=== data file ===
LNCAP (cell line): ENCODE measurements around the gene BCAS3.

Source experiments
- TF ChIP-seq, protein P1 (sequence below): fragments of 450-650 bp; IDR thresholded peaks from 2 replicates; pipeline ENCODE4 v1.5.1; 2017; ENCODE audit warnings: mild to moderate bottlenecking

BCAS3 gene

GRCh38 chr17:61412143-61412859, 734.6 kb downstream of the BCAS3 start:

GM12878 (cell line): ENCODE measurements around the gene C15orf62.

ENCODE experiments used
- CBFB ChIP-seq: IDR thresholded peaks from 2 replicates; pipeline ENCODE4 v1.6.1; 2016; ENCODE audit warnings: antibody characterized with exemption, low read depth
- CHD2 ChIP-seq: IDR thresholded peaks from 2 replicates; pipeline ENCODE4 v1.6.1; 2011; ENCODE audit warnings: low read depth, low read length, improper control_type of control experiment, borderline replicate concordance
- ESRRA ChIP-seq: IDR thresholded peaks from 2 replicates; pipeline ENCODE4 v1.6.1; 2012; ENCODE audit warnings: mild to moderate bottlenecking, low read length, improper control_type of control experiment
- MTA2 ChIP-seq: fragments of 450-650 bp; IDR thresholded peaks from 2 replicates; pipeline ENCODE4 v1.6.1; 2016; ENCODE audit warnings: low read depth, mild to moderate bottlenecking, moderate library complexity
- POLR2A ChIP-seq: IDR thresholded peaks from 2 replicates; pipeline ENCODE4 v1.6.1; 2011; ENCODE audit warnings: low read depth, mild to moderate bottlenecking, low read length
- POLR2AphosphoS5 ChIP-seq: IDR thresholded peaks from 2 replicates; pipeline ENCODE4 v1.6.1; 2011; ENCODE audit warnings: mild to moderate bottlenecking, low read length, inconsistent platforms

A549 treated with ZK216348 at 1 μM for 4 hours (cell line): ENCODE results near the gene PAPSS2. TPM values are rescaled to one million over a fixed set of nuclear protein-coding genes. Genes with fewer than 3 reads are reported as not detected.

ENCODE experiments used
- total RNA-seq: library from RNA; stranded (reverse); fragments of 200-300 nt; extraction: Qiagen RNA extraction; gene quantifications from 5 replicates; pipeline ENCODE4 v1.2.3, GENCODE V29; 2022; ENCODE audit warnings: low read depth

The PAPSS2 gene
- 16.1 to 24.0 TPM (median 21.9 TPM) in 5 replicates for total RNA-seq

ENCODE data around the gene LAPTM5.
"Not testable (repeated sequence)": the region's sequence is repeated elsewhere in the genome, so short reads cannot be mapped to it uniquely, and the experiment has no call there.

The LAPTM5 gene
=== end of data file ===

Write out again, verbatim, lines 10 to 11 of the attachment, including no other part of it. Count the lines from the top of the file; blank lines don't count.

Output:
- ESRRA ChIP-seq: IDR thresholded peaks from 2 replicates; pipeline ENCODE4 v1.6.1; 2012; ENCODE audit warnings: mild to moderate bottlenecking, low read length, improper control_type of control experiment
- MTA2 ChIP-seq: fragments of 450-650 bp; IDR thresholded peaks from 2 replicates; pipeline ENCODE4 v1.6.1; 2016; ENCODE audit warnings: low read depth, mild to moderate bottlenecking, moderate library complexity